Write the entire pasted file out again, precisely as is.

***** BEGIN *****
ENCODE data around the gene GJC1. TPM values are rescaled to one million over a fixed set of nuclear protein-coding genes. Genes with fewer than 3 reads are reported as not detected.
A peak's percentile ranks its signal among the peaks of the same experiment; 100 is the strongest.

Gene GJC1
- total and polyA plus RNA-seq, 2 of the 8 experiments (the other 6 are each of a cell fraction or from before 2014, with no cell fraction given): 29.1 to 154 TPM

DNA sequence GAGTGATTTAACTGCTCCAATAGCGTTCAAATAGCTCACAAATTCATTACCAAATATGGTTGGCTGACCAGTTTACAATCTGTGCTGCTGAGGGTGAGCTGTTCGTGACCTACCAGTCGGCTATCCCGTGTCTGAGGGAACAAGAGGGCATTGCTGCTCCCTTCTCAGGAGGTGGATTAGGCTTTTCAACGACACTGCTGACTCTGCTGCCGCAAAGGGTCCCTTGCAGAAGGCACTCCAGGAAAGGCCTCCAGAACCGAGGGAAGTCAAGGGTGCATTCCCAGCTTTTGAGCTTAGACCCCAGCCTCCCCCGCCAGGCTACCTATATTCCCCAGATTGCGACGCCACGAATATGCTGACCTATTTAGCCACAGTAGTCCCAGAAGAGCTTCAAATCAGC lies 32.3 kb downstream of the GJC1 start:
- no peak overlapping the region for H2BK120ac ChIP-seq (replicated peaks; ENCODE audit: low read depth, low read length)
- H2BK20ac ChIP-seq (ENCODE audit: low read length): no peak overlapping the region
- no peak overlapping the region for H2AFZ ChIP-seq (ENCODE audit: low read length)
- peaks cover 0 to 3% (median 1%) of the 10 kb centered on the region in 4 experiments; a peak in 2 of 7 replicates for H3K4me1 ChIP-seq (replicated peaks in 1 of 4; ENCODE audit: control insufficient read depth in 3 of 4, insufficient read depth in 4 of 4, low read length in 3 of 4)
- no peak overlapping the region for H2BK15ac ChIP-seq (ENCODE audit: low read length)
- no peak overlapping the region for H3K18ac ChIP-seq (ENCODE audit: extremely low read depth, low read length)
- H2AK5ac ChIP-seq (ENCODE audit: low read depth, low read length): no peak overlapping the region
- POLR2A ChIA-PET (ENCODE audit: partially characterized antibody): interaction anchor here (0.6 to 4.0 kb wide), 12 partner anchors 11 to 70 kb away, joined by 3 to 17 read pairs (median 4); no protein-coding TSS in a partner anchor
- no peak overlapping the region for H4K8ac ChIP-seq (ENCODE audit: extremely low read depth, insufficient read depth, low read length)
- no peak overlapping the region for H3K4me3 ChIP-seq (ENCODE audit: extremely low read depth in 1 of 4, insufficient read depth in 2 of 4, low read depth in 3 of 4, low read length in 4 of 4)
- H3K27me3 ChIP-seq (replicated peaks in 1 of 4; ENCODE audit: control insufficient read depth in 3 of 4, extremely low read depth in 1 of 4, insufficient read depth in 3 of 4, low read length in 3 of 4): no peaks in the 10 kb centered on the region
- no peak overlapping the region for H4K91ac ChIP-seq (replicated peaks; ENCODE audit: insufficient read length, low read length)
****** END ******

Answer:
ENCODE data around the gene GJC1. TPM values are rescaled to one million over a fixed set of nuclear protein-coding genes. Genes with fewer than 3 reads are reported as not detected.
A peak's percentile ranks its signal among the peaks of the same experiment; 100 is the strongest.

Gene GJC1
- total and polyA plus RNA-seq, 2 of the 8 experiments (the other 6 are each of a cell fraction or from before 2014, with no cell fraction given): 29.1 to 154 TPM

DNA sequence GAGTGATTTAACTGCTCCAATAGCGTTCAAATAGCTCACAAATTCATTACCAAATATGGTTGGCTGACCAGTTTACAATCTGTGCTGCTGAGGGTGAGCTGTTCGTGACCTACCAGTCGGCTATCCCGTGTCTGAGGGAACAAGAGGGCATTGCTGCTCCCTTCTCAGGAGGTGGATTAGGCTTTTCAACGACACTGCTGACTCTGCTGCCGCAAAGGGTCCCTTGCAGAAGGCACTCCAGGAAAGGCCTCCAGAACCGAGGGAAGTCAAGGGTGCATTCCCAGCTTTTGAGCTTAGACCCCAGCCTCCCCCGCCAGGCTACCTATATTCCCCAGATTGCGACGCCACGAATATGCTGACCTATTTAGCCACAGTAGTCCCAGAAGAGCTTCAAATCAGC lies 32.3 kb downstream of the GJC1 start:
- no peak overlapping the region for H2BK120ac ChIP-seq (replicated peaks; ENCODE audit: low read depth, low read length)
- H2BK20ac ChIP-seq (ENCODE audit: low read length): no peak overlapping the region
- no peak overlapping the region for H2AFZ ChIP-seq (ENCODE audit: low read length)
- peaks cover 0 to 3% (median 1%) of the 10 kb centered on the region in 4 experiments; a peak in 2 of 7 replicates for H3K4me1 ChIP-seq (replicated peaks in 1 of 4; ENCODE audit: control insufficient read depth in 3 of 4, insufficient read depth in 4 of 4, low read length in 3 of 4)
- no peak overlapping the region for H2BK15ac ChIP-seq (ENCODE audit: low read length)
- no peak overlapping the region for H3K18ac ChIP-seq (ENCODE audit: extremely low read depth, low read length)
- H2AK5ac ChIP-seq (ENCODE audit: low read depth, low read length): no peak overlapping the region
- POLR2A ChIA-PET (ENCODE audit: partially characterized antibody): interaction anchor here (0.6 to 4.0 kb wide), 12 partner anchors 11 to 70 kb away, joined by 3 to 17 read pairs (median 4); no protein-coding TSS in a partner anchor
- no peak overlapping the region for H4K8ac ChIP-seq (ENCODE audit: extremely low read depth, insufficient read depth, low read length)
- no peak overlapping the region for H3K4me3 ChIP-seq (ENCODE audit: extremely low read depth in 1 of 4, insufficient read depth in 2 of 4, low read depth in 3 of 4, low read length in 4 of 4)
- H3K27me3 ChIP-seq (replicated peaks in 1 of 4; ENCODE audit: control insufficient read depth in 3 of 4, extremely low read depth in 1 of 4, insufficient read depth in 3 of 4, low read length in 3 of 4): no peaks in the 10 kb centered on the region
- no peak overlapping the region for H4K91ac ChIP-seq (replicated peaks; ENCODE audit: insufficient read length, low read length)